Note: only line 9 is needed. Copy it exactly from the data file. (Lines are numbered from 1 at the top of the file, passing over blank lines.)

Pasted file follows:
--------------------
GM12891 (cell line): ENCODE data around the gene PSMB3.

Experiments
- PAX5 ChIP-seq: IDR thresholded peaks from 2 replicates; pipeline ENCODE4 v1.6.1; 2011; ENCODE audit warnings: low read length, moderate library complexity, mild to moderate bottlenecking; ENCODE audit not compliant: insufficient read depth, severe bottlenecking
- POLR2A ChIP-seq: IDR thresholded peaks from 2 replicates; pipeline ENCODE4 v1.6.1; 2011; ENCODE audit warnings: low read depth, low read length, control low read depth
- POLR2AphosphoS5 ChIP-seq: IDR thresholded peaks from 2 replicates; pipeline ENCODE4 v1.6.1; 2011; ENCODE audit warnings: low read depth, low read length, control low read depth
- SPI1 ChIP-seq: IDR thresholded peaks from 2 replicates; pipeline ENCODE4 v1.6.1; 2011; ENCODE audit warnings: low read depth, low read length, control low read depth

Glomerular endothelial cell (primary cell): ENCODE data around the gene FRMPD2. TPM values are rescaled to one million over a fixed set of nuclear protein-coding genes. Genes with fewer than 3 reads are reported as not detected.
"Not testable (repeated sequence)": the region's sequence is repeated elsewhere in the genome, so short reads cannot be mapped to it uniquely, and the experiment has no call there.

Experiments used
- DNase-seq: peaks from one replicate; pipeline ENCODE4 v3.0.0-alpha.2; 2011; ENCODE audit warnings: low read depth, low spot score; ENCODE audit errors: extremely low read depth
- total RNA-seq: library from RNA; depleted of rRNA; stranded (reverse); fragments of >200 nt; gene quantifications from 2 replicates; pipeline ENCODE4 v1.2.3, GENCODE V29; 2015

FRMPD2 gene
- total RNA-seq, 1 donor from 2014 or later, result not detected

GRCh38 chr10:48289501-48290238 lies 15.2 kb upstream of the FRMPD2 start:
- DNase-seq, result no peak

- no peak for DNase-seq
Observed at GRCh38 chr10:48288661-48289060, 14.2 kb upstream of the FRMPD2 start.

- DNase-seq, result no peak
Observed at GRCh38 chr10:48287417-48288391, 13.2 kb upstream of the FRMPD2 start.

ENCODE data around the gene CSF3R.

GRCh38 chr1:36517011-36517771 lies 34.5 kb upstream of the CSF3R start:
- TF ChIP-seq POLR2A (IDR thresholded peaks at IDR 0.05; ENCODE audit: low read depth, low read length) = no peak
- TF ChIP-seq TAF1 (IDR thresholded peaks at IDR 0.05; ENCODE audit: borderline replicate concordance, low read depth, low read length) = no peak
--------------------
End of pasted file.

Experiments used